Wyeth Songs (engraving by Barry Moser)

Stiefel’s Wyeth Songs redefines the idea of multimedia, snatching it back from modern technology and reclaiming it for the old school ideas of community, tradition, and love.

BOB DUGGAN Big Think

Music by Van Stiefel

Poems by David Livewell from his book Woven Light: Poems and Photographs from Andrew Wyeth's Pennsylvannia.

Wyeth Songs

Children's chorus with baritone soloist, electric guitar, 1 percussionist, and sound projection

Premiere: 
January 12, 2013
West Chester University

Kennett Symphony Children's Chorus
Van Stiefel, electric guitar
Chris Hanning, percussion
Kris Albert, conductor

PROGRAM NOTES

When I first imagined a choral composition for children living in the Brandywine Valley of Pennsylvania, my immediate thought was to make a piece about artist Andrew Wyeth (1917 - 2009). He was the first artist I could name, since my mother, a watercolorist, owned many of his books and displayed them on coffee tables in our house--the perfect height for a child to stand and flip through books. I distinctly remember trying to imagine stories depicted by his mysterious pictures. 

Fortunately, I discovered David Livewell's book of poems, Woven Light, a book Wyeth himself called "powerful" and "deeply moving." Each exquisitely crafted and researched poem addresses a specific work and is a veritable lesson on how to view a Wyeth painting. I chose three poems suggesting themes central to both Wyeth's work and to this commission: childhood's presence in the adult's life, art practice as an intergenerational shared experience; and lastly, landscape as a locus of memory.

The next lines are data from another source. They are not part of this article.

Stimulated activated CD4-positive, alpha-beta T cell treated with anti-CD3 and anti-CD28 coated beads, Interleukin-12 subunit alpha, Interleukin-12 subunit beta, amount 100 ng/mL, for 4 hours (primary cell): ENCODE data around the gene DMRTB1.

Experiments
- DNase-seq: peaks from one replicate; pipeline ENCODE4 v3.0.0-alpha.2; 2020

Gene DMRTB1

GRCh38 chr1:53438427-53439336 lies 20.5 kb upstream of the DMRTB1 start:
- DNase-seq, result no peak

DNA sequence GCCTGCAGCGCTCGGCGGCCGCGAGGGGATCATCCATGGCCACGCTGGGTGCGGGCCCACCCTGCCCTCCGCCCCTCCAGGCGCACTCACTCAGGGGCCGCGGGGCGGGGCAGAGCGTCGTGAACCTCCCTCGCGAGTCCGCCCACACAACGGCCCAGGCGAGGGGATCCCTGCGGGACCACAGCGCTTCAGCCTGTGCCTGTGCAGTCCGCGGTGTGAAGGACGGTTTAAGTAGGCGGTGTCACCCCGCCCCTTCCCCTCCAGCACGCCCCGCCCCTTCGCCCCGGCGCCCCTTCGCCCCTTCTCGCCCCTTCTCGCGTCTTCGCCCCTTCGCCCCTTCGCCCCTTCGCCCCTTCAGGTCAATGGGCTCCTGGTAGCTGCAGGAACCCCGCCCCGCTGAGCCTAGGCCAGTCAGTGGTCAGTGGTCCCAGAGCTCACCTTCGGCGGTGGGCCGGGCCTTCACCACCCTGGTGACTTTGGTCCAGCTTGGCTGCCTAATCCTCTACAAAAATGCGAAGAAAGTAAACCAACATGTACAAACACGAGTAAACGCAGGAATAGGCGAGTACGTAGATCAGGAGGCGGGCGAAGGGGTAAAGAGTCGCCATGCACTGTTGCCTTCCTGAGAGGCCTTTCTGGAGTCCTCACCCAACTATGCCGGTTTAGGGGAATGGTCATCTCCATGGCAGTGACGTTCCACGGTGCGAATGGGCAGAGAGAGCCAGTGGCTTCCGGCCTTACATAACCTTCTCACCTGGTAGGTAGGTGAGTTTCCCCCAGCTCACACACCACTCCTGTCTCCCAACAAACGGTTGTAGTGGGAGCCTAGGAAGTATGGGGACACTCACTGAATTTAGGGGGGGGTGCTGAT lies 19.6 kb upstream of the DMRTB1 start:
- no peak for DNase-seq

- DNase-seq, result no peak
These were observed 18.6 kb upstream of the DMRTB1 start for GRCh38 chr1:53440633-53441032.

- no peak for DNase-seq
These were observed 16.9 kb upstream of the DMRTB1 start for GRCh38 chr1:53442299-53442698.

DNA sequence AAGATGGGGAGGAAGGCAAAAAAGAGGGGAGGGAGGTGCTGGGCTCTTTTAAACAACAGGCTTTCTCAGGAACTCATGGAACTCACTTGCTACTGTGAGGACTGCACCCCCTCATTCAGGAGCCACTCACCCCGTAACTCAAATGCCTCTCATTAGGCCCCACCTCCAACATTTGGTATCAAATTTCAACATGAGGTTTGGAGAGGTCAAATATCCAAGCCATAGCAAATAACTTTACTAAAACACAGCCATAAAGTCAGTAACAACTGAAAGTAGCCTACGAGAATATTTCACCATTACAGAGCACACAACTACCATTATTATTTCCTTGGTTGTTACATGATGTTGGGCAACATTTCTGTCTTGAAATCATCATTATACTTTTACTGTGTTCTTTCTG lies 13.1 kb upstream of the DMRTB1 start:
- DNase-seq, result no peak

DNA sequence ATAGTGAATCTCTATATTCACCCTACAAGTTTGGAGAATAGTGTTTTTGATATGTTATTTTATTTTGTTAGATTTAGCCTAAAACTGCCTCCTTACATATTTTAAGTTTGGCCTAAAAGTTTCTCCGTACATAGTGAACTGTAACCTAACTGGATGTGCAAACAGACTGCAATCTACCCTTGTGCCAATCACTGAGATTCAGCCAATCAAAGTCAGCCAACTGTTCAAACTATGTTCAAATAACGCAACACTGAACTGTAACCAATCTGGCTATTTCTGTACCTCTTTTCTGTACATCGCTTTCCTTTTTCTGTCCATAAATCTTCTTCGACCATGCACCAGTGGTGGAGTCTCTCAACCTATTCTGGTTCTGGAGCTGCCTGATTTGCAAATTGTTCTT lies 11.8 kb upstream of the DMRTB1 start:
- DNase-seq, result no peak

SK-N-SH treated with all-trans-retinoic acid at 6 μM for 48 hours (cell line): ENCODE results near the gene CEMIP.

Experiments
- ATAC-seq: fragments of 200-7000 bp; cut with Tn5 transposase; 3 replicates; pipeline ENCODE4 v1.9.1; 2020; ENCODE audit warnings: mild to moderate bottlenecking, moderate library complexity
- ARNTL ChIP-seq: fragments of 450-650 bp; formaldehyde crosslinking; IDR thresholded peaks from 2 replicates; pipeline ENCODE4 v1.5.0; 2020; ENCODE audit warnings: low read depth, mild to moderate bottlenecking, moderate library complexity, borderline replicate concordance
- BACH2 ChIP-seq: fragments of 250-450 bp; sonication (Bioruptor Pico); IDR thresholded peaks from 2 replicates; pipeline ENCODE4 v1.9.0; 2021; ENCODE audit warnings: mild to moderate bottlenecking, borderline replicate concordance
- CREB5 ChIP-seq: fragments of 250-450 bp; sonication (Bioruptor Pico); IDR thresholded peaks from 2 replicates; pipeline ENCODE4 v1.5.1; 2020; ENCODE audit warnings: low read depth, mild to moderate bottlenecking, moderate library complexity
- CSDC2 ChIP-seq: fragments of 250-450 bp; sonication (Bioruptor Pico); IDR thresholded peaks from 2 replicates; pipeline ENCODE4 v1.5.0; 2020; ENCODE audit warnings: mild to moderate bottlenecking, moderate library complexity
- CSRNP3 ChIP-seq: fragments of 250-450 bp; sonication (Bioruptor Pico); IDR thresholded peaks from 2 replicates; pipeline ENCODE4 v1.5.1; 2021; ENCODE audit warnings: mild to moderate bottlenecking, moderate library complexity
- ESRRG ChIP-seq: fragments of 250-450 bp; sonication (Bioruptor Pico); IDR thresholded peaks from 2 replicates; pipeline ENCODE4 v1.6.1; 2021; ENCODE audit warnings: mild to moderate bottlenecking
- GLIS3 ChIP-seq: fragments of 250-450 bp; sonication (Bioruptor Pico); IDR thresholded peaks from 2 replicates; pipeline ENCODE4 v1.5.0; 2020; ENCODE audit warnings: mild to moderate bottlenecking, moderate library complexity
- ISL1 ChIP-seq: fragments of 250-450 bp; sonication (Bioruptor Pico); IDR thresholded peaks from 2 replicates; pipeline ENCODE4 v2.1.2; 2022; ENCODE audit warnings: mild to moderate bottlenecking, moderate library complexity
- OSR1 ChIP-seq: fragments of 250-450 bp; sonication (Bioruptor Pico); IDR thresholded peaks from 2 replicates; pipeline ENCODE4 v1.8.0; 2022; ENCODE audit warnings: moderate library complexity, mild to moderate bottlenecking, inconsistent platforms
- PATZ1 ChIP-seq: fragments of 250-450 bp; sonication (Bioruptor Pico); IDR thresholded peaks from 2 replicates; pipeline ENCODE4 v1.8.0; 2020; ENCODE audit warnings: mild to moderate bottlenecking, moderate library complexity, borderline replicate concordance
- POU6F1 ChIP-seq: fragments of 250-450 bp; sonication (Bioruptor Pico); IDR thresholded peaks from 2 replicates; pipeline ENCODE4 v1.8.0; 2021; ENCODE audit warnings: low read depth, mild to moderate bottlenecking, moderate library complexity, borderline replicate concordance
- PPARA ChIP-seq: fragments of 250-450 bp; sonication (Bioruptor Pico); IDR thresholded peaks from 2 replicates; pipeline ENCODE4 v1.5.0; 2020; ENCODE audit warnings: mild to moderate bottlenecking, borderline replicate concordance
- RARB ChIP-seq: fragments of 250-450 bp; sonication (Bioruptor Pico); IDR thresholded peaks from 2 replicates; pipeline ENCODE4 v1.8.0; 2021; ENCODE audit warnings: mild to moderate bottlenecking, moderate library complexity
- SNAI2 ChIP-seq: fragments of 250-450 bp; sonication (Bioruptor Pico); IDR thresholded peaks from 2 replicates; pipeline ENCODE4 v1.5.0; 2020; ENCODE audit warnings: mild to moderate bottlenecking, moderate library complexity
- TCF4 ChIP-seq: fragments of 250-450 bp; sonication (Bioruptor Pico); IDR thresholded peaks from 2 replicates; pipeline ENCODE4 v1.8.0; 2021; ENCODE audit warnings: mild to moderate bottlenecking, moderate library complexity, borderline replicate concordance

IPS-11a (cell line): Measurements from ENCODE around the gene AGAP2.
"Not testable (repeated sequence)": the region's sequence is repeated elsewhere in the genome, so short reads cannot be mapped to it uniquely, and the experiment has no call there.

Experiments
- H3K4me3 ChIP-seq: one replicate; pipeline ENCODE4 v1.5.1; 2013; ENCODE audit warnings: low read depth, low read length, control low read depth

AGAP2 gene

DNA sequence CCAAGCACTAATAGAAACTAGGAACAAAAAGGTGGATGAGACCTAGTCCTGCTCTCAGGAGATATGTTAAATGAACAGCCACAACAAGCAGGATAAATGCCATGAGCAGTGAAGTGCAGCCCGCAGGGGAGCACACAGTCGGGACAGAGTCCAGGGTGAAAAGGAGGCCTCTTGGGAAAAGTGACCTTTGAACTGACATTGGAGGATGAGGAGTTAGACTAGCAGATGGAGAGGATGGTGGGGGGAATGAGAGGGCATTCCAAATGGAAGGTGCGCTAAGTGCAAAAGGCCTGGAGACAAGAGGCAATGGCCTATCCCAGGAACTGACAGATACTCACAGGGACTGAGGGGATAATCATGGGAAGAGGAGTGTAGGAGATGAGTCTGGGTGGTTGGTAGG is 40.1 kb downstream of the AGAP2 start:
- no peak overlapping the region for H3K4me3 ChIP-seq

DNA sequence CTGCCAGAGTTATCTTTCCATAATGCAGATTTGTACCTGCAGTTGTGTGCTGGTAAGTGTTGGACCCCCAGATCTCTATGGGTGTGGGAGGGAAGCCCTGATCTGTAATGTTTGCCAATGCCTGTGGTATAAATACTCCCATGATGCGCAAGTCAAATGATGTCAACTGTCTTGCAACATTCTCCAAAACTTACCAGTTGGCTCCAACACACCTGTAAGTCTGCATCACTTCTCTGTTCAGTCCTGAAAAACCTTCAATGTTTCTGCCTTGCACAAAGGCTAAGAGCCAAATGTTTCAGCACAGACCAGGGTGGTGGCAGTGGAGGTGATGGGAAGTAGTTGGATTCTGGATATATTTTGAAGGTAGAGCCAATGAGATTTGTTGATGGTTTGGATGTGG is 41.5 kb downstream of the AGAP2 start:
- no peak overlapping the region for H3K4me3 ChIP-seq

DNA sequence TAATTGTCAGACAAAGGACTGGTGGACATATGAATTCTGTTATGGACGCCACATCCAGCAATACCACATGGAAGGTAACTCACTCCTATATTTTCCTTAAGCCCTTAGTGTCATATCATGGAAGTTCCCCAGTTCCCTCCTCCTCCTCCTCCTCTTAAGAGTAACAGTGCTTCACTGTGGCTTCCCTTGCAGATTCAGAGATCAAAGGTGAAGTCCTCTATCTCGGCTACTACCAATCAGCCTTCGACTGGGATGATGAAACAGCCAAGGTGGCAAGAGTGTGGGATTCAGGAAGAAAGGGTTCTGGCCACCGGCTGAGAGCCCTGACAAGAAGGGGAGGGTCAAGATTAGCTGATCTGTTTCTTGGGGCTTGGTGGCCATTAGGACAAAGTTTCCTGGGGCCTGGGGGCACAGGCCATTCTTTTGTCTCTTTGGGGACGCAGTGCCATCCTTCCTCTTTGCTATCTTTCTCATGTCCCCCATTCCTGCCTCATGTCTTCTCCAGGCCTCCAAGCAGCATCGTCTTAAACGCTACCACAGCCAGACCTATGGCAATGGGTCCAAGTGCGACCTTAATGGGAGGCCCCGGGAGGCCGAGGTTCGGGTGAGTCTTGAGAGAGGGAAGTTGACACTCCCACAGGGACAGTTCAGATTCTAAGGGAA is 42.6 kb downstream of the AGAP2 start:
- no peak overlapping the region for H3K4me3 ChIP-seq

Despite the stillness and austerity of many of Wyeth's images, for me, they are spirited by sound. Or to put it another way: the absence of sound is keenly felt as I search for it in the visual texture. The paintings seem to rattle, rustle, moan, and jangle with unseen life. These are not just abstract, free-floating sounds, nor are they merely causal links to what we see. I believe the hint of sound in these paintings suggests constants that cannot be directly rendered and which inhabit a space where the lives of subjects, and artists, and viewers meld for an instant in time.

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